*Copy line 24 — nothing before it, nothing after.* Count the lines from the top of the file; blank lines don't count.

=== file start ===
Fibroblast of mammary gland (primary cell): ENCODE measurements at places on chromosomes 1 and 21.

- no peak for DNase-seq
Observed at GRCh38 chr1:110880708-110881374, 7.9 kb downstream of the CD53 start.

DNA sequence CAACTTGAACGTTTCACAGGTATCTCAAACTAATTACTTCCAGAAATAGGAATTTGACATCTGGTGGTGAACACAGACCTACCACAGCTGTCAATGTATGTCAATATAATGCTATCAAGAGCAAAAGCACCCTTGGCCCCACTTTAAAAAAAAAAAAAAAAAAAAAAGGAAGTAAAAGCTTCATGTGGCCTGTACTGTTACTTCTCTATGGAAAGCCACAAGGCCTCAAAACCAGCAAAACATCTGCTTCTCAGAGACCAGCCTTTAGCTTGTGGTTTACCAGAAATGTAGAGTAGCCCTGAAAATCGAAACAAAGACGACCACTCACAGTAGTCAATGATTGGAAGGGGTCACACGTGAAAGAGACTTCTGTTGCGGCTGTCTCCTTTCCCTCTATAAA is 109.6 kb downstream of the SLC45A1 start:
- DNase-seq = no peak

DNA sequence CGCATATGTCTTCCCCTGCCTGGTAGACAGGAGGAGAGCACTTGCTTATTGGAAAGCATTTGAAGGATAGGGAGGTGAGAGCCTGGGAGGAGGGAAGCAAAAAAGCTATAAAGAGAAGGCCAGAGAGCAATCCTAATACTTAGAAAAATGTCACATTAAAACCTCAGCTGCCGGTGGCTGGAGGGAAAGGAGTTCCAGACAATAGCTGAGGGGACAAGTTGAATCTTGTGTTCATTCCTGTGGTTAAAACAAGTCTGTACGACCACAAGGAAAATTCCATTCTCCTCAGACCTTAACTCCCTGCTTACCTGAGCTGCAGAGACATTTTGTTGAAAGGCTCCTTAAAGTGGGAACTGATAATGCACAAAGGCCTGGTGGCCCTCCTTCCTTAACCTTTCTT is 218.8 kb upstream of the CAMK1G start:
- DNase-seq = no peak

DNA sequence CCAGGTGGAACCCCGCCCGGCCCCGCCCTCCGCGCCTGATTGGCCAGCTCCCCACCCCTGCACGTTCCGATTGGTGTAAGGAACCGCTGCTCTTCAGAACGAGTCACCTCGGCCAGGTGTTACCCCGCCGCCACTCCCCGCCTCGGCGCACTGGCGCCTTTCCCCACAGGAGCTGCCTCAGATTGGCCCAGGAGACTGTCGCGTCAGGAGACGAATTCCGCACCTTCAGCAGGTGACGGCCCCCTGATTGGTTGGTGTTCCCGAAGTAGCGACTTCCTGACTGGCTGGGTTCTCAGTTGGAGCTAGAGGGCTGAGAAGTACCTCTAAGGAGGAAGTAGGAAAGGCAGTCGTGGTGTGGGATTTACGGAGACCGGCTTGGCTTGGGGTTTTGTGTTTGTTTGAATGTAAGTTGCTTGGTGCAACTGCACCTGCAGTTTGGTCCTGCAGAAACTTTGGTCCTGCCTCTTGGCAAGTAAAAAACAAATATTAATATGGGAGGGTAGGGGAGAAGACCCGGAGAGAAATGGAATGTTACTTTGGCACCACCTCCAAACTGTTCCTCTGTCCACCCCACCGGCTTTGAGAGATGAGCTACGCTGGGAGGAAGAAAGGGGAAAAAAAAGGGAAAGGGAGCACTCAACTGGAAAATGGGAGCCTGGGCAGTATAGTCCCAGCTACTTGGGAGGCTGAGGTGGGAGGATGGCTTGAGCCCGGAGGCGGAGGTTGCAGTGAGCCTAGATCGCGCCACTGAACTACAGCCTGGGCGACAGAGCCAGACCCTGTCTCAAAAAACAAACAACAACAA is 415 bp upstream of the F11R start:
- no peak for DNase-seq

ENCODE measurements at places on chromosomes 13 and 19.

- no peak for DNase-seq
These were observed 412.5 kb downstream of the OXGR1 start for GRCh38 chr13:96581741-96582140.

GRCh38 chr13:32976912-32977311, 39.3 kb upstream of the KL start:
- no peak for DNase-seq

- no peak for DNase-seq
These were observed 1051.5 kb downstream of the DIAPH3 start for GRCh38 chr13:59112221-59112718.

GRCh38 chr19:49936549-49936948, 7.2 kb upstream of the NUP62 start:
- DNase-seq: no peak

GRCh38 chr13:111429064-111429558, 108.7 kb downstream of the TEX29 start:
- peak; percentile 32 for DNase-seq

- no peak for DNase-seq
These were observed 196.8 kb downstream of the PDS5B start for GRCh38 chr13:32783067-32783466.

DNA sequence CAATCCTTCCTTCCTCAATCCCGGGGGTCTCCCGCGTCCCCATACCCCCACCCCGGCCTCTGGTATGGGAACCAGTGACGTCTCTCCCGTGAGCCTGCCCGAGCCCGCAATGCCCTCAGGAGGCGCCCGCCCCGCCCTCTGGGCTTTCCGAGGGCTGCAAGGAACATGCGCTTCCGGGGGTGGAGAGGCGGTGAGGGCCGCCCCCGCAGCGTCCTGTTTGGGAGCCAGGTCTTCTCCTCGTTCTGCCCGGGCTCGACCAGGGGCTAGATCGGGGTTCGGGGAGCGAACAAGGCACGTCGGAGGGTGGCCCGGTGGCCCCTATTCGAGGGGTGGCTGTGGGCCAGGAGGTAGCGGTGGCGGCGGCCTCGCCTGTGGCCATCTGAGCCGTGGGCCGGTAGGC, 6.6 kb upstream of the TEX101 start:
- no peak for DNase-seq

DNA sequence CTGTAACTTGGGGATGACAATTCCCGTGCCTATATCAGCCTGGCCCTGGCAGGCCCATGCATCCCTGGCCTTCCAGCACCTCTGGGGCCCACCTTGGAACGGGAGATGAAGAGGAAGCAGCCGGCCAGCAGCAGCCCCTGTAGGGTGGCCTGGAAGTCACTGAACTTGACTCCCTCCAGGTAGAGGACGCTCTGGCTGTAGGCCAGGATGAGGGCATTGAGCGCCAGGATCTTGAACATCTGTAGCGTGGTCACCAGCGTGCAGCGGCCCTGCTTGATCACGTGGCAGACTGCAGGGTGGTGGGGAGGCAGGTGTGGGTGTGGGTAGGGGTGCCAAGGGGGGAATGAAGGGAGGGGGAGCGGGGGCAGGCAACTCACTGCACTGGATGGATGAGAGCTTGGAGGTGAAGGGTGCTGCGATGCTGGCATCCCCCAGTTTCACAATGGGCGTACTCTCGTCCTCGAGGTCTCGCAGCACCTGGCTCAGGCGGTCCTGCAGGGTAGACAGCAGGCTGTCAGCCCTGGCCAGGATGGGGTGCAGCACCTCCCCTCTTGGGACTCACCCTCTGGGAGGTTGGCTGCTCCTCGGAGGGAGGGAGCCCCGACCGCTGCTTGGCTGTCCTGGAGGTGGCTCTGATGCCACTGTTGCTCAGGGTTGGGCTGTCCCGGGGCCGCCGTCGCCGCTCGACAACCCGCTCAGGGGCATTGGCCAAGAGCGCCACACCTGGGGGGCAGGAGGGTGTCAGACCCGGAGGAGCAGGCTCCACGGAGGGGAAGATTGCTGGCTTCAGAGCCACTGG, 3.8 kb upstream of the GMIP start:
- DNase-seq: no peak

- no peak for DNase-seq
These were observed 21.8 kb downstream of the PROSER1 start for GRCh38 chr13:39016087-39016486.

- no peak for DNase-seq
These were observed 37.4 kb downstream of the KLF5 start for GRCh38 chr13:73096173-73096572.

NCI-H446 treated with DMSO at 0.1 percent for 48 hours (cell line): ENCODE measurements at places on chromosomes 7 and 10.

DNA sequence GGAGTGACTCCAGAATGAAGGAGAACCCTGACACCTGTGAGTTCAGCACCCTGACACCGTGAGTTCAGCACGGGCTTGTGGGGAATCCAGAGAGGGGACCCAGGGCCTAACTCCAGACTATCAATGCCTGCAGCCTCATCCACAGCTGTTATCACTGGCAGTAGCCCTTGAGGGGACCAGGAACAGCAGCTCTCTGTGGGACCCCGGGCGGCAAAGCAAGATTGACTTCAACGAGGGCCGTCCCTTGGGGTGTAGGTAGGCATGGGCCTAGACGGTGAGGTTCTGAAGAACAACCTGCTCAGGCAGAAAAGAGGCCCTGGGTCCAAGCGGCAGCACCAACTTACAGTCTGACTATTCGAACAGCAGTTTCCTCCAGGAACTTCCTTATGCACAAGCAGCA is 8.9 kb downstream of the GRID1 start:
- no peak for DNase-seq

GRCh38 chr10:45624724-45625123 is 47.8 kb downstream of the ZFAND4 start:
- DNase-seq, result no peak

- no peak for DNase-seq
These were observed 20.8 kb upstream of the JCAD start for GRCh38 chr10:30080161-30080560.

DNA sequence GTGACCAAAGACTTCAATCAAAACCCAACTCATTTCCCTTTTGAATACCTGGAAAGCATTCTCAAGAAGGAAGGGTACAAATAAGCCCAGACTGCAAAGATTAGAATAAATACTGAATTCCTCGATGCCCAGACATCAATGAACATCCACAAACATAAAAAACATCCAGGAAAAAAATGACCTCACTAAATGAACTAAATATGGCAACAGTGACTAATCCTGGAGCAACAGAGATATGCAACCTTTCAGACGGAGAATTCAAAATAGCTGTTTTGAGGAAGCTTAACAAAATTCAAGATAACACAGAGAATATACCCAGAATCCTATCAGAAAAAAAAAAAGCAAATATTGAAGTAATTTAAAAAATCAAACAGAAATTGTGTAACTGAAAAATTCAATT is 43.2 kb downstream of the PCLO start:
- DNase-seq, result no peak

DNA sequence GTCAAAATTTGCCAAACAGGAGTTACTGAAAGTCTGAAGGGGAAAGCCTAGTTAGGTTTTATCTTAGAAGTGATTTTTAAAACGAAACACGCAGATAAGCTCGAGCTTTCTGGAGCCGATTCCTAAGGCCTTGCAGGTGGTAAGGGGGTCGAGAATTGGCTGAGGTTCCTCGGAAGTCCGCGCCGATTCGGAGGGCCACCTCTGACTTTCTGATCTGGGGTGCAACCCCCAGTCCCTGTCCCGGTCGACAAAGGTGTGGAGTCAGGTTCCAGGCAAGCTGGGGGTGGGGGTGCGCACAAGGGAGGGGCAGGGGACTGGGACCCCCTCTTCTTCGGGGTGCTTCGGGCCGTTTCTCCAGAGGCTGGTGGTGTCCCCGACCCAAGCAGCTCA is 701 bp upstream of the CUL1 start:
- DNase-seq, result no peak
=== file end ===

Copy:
- no peak for DNase-seq